DES MOINES — Gov. Kim Reynolds on Tuesday signaled her willingness to sign legislation that would require felons to fully pay any court-ordered debts to victims before having their voting rights restored.
Reynolds has been advocating for an amendment to the state constitution that would automatically restore voting rights to felons who complete their sentences. Iowa is the only state that requires felons to petition the governor to have their voting rights restored.
Some state lawmakers have expressed support for Reynolds’ proposal, but Republicans in the Iowa Senate have insisted any automatic restoration must include restitution requirements.
Legislation proposed in the Senate would define that restitution: before having their voting rights restored, felons would be required to complete their sentence — including probation and parole — and pay all damages to victims or their families.
Roughly one-fourth of felony convictions were assessed restitution over the 2018 and 2019 fiscal years in Iowa. The average amount of restitution assessed in both years was more than $11,000, although those averages include high-dollar fines for prisoners who are serving life sentences and thus would not be eligible for automatic voting rights restoration.
The Senate proposal does not require felons to be fully paid on court fees and fines.
The Iowa Senate planned to debate the restitution proposal later Tuesday.
Reynolds has said she does not want any changes to make the process harder than it already is. Although felons must apply to the governor to have their voting rights restored, they are required only to show they are making progress toward having their court-ordered debts fully paid. The Senate proposal requires those debts to be fully paid.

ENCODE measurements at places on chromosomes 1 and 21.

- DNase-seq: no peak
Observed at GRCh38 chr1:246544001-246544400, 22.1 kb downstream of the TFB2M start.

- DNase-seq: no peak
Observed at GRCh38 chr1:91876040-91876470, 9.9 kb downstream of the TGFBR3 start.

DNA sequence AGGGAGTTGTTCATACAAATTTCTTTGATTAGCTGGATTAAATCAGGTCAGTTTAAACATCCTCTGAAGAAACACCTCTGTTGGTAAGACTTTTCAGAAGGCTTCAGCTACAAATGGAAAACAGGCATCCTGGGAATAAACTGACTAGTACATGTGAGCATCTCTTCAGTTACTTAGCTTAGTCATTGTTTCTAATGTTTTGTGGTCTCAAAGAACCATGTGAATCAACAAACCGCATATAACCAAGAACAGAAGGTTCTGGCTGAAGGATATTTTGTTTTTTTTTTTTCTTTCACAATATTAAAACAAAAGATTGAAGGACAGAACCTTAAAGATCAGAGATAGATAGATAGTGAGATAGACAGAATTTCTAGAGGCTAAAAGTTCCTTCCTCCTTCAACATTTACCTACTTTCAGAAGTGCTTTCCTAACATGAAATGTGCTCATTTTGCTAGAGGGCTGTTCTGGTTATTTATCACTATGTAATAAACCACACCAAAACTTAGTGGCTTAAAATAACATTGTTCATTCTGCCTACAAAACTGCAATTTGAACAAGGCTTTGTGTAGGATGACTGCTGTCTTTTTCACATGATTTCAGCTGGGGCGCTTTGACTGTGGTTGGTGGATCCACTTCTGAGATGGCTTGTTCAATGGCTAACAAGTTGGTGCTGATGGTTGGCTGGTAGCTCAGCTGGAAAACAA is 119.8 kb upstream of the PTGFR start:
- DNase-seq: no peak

Reynolds on Tuesday told reporters she is willing to approve the Senate proposal in the spirit of compromise in order to ensure the passage of the constitutional amendment.
“I’ve said before that I didn’t want to make it more complicated. They really tied the restitution to victims, and we should never ever lose sight of victims,” Reynolds said. “Compromise is part of how we get things done. When you show no willingness to compromise, then nothing ever happens. So we’ll continue to work with them and see what happens. …
“That’s what it takes to get things to done. We have to be willing to take a look and listen at what both sides are saying.”
The restitution requirements would be placed under state law, while the voting rights restoration is covered by a proposed constitutional amendment.
An amendment to the state constitution must be approved during two sessions of the Iowa Legislature separated by an election, then by a statewide public vote.
A federal appeals court this past month upheld a lower court ruling that restitution requirements passed in Florida and similar to Iowa’s were unconstitutional.
“(Iowa state lawmakers) are taking that into consideration as they move it through the legislative process,” Reynolds said. “I think they really didn’t want to go through what Florida did. So (they’re) trying to be more prescriptive on the front end, and then we’ll see.”
Previous Iowa governors changed felon voting rights via executive order. Democratic Gov. Tom Vilsack, in 2005, issued an executive order automatically restoring the voting rights of felons who complete their sentences. Republican Gov. Terry Branstad, shortly after being elected in 2010, erased Vilsack’s order, creating the current process.
Reynolds was Branstad’s lieutenant governor and replaced him in 2017 when he became U.S. ambassador to China.
Reynolds has said she advocates for the constitutional amendment because it is more difficult to alter than an executive order.
Sen. Nate Boulton, D-Des Moines, said he would like to see Reynolds take executive action, but in that absence offered tepid support for the Senate Republicans’ restitution proposal.
“Is this the bill that I would have drafted? No, but it certainly seems to be the only way we’re going to get this moving,” Boulton said. “So I think we’re going to see concerns raised by Democrats in the debate, but what’s the most important thing is to make sure people who are being denied the right to vote are getting the right to vote. And if it helps more than a few, that’s the right approach.”